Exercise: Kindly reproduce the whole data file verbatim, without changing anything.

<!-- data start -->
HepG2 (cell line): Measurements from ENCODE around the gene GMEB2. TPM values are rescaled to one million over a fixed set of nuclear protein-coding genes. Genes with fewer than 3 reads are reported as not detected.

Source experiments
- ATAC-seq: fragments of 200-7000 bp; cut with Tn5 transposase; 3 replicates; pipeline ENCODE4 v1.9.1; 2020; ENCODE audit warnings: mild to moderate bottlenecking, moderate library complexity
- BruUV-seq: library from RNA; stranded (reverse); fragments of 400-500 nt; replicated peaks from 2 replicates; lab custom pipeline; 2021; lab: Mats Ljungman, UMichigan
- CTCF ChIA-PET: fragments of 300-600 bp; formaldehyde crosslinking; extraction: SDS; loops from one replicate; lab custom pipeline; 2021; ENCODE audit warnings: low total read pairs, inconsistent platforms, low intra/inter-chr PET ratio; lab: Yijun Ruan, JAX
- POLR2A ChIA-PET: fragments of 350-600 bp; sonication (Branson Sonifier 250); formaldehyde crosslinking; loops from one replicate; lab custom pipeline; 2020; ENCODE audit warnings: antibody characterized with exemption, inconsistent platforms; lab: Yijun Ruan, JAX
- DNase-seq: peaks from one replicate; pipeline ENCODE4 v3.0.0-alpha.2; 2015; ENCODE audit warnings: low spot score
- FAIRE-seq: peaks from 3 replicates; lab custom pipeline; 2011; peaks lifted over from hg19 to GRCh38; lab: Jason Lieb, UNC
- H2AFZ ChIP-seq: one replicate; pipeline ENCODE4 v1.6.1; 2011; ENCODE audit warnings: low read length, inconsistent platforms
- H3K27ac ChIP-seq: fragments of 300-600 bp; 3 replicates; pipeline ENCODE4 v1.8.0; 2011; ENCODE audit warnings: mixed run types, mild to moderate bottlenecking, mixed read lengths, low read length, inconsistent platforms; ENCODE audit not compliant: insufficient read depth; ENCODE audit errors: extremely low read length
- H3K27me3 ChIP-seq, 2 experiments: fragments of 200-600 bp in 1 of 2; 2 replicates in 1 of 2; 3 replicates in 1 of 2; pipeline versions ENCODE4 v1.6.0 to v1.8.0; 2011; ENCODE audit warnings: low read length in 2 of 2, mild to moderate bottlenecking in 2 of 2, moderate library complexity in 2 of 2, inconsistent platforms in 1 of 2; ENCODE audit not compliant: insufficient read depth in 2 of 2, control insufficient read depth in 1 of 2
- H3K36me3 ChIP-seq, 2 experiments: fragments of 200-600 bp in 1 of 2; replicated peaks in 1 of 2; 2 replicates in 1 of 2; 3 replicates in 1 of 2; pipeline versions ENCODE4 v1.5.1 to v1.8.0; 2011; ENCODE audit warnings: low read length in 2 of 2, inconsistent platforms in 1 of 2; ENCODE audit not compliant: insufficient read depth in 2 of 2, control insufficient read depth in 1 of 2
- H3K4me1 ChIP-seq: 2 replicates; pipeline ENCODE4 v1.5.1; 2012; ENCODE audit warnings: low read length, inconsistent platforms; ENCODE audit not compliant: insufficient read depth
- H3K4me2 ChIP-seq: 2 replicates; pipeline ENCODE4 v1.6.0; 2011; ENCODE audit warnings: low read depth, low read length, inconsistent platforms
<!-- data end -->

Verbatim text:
HepG2 (cell line): Measurements from ENCODE around the gene GMEB2. TPM values are rescaled to one million over a fixed set of nuclear protein-coding genes. Genes with fewer than 3 reads are reported as not detected.

Source experiments
- ATAC-seq: fragments of 200-7000 bp; cut with Tn5 transposase; 3 replicates; pipeline ENCODE4 v1.9.1; 2020; ENCODE audit warnings: mild to moderate bottlenecking, moderate library complexity
- BruUV-seq: library from RNA; stranded (reverse); fragments of 400-500 nt; replicated peaks from 2 replicates; lab custom pipeline; 2021; lab: Mats Ljungman, UMichigan
- CTCF ChIA-PET: fragments of 300-600 bp; formaldehyde crosslinking; extraction: SDS; loops from one replicate; lab custom pipeline; 2021; ENCODE audit warnings: low total read pairs, inconsistent platforms, low intra/inter-chr PET ratio; lab: Yijun Ruan, JAX
- POLR2A ChIA-PET: fragments of 350-600 bp; sonication (Branson Sonifier 250); formaldehyde crosslinking; loops from one replicate; lab custom pipeline; 2020; ENCODE audit warnings: antibody characterized with exemption, inconsistent platforms; lab: Yijun Ruan, JAX
- DNase-seq: peaks from one replicate; pipeline ENCODE4 v3.0.0-alpha.2; 2015; ENCODE audit warnings: low spot score
- FAIRE-seq: peaks from 3 replicates; lab custom pipeline; 2011; peaks lifted over from hg19 to GRCh38; lab: Jason Lieb, UNC
- H2AFZ ChIP-seq: one replicate; pipeline ENCODE4 v1.6.1; 2011; ENCODE audit warnings: low read length, inconsistent platforms
- H3K27ac ChIP-seq: fragments of 300-600 bp; 3 replicates; pipeline ENCODE4 v1.8.0; 2011; ENCODE audit warnings: mixed run types, mild to moderate bottlenecking, mixed read lengths, low read length, inconsistent platforms; ENCODE audit not compliant: insufficient read depth; ENCODE audit errors: extremely low read length
- H3K27me3 ChIP-seq, 2 experiments: fragments of 200-600 bp in 1 of 2; 2 replicates in 1 of 2; 3 replicates in 1 of 2; pipeline versions ENCODE4 v1.6.0 to v1.8.0; 2011; ENCODE audit warnings: low read length in 2 of 2, mild to moderate bottlenecking in 2 of 2, moderate library complexity in 2 of 2, inconsistent platforms in 1 of 2; ENCODE audit not compliant: insufficient read depth in 2 of 2, control insufficient read depth in 1 of 2
- H3K36me3 ChIP-seq, 2 experiments: fragments of 200-600 bp in 1 of 2; replicated peaks in 1 of 2; 2 replicates in 1 of 2; 3 replicates in 1 of 2; pipeline versions ENCODE4 v1.5.1 to v1.8.0; 2011; ENCODE audit warnings: low read length in 2 of 2, inconsistent platforms in 1 of 2; ENCODE audit not compliant: insufficient read depth in 2 of 2, control insufficient read depth in 1 of 2
- H3K4me1 ChIP-seq: 2 replicates; pipeline ENCODE4 v1.5.1; 2012; ENCODE audit warnings: low read length, inconsistent platforms; ENCODE audit not compliant: insufficient read depth
- H3K4me2 ChIP-seq: 2 replicates; pipeline ENCODE4 v1.6.0; 2011; ENCODE audit warnings: low read depth, low read length, inconsistent platforms